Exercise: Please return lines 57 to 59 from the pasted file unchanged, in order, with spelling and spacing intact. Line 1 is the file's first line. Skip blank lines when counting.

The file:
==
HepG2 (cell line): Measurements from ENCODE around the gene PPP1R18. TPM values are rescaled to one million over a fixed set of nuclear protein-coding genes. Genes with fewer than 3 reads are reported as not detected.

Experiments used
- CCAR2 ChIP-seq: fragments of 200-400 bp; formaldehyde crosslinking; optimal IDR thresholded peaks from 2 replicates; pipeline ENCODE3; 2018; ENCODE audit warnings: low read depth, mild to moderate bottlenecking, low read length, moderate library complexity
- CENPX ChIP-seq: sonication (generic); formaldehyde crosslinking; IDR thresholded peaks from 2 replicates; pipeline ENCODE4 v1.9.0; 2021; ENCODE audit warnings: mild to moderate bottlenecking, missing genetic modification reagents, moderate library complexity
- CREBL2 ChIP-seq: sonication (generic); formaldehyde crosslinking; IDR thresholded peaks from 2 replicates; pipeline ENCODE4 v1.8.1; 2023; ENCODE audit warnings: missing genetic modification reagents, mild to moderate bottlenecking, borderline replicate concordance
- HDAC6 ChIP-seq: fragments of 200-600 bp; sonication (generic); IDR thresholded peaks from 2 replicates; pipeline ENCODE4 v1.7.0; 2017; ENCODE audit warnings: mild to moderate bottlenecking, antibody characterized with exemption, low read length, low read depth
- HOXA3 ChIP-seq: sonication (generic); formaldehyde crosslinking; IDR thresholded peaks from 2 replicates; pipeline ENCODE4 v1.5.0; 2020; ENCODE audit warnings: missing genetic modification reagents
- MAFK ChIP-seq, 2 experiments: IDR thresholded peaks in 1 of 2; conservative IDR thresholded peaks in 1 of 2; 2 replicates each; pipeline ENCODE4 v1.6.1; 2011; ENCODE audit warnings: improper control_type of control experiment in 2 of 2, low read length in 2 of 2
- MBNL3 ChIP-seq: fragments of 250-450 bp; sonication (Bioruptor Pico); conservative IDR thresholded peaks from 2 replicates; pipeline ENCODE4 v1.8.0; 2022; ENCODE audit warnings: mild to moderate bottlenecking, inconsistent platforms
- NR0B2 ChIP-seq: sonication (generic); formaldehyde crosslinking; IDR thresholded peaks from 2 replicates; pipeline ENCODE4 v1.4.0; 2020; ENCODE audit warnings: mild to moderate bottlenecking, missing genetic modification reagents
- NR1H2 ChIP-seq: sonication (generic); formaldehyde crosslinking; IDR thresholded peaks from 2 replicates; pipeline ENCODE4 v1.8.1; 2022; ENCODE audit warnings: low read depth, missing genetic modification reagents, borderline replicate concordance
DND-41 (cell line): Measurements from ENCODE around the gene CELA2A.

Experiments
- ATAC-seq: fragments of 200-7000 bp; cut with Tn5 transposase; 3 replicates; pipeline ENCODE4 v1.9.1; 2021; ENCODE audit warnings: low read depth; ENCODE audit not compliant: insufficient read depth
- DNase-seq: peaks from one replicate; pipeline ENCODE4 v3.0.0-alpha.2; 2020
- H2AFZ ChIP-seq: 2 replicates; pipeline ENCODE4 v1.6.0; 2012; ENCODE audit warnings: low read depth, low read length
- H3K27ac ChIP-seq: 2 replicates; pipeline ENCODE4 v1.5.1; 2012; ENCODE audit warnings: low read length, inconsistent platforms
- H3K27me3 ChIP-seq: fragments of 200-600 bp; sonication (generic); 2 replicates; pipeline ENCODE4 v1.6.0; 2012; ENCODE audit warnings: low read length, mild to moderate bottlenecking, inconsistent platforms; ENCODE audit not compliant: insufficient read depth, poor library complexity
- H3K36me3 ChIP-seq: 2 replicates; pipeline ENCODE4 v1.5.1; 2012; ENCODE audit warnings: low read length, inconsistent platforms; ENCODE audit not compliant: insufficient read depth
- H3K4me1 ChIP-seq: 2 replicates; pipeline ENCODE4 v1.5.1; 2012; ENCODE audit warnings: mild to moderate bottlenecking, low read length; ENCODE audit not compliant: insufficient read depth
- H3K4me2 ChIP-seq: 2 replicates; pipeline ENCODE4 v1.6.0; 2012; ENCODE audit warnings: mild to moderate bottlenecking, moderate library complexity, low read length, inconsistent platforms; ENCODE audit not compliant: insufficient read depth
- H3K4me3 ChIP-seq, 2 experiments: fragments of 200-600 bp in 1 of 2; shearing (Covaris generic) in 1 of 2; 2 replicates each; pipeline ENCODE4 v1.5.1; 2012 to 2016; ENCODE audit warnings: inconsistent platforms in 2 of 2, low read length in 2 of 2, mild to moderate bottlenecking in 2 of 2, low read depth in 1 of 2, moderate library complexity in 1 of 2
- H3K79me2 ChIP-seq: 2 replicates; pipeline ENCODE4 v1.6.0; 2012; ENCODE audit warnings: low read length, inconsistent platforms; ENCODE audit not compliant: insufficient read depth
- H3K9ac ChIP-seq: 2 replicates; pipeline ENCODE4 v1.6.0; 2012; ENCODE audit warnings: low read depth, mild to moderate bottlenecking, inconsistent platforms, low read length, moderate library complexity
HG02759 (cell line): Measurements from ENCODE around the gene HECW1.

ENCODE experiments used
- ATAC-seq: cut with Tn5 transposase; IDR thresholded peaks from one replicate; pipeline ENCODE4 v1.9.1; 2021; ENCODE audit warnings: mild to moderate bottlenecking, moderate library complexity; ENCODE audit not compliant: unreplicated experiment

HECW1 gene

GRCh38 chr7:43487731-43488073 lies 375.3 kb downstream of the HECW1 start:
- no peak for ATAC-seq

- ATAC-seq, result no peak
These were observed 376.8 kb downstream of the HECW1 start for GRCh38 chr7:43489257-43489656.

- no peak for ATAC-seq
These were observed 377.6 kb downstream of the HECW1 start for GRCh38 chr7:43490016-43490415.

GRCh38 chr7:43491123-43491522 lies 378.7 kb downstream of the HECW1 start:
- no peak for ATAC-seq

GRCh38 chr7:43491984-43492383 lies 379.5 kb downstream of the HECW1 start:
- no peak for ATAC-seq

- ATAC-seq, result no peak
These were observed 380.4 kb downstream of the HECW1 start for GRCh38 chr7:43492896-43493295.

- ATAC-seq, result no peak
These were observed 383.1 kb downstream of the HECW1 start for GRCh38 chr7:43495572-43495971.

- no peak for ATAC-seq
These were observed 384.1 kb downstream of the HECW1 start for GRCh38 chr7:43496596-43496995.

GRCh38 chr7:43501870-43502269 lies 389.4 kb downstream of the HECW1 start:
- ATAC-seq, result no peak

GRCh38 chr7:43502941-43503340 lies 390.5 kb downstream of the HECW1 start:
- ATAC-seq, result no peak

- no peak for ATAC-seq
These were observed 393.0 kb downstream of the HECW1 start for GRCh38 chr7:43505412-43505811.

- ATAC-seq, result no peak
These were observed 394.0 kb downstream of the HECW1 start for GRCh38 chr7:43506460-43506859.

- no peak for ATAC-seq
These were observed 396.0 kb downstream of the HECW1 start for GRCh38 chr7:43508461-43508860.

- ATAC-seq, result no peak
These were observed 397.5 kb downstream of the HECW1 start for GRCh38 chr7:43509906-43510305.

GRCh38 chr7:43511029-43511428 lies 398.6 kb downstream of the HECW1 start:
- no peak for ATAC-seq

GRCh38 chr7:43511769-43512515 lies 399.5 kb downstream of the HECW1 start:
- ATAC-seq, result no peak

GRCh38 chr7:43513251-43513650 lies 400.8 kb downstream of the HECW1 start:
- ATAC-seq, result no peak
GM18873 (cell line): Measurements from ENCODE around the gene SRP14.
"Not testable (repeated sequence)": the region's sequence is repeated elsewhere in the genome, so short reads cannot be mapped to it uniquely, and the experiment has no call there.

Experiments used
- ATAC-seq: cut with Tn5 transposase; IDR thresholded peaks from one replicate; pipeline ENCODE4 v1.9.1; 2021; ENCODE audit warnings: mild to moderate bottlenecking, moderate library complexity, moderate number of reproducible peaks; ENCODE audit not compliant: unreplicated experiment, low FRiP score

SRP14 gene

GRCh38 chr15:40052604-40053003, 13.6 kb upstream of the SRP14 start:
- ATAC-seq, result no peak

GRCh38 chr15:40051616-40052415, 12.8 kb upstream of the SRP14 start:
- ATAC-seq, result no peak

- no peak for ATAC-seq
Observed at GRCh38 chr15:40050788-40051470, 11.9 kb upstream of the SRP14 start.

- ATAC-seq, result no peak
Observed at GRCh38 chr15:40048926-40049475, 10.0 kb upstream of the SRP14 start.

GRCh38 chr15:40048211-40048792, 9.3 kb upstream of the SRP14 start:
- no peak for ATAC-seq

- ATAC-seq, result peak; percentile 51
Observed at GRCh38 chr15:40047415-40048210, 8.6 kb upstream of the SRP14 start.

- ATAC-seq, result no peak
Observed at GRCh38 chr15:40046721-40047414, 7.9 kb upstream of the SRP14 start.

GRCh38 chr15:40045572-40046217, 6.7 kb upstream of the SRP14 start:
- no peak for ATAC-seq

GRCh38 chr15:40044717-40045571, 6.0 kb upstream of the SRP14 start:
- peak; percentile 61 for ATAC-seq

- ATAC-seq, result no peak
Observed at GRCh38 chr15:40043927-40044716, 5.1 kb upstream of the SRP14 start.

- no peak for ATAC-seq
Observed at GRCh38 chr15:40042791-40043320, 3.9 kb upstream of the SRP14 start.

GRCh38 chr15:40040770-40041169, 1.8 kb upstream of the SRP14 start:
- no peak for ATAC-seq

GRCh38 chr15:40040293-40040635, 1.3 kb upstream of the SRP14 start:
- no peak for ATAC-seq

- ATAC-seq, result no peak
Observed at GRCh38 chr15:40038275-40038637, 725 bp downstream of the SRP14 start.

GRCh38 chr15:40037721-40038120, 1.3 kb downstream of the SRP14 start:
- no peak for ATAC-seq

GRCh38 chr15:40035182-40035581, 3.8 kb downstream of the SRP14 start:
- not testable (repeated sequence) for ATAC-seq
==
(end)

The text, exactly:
GRCh38 chr7:43511029-43511428 lies 398.6 kb downstream of the HECW1 start:
- no peak for ATAC-seq

GRCh38 chr7:43511769-43512515 lies 399.5 kb downstream of the HECW1 start: